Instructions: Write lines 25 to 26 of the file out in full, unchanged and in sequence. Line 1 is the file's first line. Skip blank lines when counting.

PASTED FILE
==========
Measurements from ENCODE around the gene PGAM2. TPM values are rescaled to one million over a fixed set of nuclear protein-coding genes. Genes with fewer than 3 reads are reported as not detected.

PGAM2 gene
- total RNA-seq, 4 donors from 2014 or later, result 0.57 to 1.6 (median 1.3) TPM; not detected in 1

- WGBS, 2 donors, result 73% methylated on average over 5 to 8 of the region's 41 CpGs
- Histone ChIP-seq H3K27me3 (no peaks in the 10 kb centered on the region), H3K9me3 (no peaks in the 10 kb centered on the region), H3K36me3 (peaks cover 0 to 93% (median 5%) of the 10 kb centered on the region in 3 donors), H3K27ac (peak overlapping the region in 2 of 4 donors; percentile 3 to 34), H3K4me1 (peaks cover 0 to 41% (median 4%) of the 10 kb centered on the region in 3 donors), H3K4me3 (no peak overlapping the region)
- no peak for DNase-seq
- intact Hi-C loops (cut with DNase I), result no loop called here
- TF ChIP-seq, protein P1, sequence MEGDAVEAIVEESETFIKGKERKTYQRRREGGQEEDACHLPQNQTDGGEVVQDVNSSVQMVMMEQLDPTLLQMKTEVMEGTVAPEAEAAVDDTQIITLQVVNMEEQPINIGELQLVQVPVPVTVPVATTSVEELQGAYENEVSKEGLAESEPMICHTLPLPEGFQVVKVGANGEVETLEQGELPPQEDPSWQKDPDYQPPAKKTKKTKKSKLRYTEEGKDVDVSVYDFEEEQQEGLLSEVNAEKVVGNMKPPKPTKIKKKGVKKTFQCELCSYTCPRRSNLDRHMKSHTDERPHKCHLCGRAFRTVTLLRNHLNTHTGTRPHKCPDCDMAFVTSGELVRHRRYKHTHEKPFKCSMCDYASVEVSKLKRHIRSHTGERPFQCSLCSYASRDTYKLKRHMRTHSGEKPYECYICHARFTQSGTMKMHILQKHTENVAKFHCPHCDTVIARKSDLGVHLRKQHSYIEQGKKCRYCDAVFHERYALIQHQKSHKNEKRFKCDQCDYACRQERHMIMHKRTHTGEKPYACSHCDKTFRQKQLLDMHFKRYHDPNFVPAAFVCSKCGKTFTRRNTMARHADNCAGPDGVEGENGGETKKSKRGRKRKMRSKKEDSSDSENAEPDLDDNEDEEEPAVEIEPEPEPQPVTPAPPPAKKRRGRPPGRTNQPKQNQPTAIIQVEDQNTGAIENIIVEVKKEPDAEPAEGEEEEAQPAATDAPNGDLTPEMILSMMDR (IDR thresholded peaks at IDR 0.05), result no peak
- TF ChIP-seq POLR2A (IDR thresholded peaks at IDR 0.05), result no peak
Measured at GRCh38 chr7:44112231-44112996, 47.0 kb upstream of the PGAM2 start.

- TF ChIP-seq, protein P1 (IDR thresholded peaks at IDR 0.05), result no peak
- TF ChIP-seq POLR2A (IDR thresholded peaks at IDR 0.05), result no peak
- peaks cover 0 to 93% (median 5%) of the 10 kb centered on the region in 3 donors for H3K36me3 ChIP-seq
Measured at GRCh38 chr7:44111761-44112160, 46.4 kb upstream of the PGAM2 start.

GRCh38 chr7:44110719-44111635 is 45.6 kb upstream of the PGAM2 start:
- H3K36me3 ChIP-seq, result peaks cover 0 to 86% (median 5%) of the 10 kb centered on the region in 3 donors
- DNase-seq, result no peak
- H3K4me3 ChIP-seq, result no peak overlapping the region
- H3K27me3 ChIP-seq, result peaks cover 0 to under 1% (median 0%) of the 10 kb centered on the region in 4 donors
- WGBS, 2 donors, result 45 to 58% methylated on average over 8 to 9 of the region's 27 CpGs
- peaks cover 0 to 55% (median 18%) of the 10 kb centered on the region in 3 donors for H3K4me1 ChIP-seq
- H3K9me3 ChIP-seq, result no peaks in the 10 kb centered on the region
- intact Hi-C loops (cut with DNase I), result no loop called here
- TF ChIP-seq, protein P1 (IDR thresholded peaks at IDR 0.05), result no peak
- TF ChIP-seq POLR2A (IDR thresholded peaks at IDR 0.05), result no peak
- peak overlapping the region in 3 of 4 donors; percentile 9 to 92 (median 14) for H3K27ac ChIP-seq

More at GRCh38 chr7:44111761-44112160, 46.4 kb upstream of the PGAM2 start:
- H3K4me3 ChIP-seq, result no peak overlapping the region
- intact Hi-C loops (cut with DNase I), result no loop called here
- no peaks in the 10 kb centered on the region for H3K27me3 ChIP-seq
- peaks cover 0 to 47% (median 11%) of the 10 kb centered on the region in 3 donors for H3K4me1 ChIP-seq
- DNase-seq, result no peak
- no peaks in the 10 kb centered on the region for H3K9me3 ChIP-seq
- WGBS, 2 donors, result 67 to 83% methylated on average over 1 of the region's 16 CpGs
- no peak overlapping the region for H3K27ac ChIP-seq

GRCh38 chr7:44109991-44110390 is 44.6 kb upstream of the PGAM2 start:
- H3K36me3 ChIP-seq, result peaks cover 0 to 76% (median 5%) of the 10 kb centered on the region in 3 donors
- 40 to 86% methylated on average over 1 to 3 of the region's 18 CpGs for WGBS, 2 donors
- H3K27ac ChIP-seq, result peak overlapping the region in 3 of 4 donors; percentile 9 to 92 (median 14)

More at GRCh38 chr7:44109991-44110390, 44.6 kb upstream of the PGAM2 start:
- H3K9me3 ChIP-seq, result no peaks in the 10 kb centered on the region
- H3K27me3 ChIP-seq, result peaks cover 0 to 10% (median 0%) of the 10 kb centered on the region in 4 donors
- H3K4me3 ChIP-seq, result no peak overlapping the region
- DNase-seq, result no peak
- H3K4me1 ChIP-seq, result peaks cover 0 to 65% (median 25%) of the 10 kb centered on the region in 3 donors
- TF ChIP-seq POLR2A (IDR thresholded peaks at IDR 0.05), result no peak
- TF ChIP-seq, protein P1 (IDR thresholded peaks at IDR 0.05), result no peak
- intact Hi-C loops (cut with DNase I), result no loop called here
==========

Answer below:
- TF ChIP-seq POLR2A (IDR thresholded peaks at IDR 0.05), result no peak
- peak overlapping the region in 3 of 4 donors; percentile 9 to 92 (median 14) for H3K27ac ChIP-seq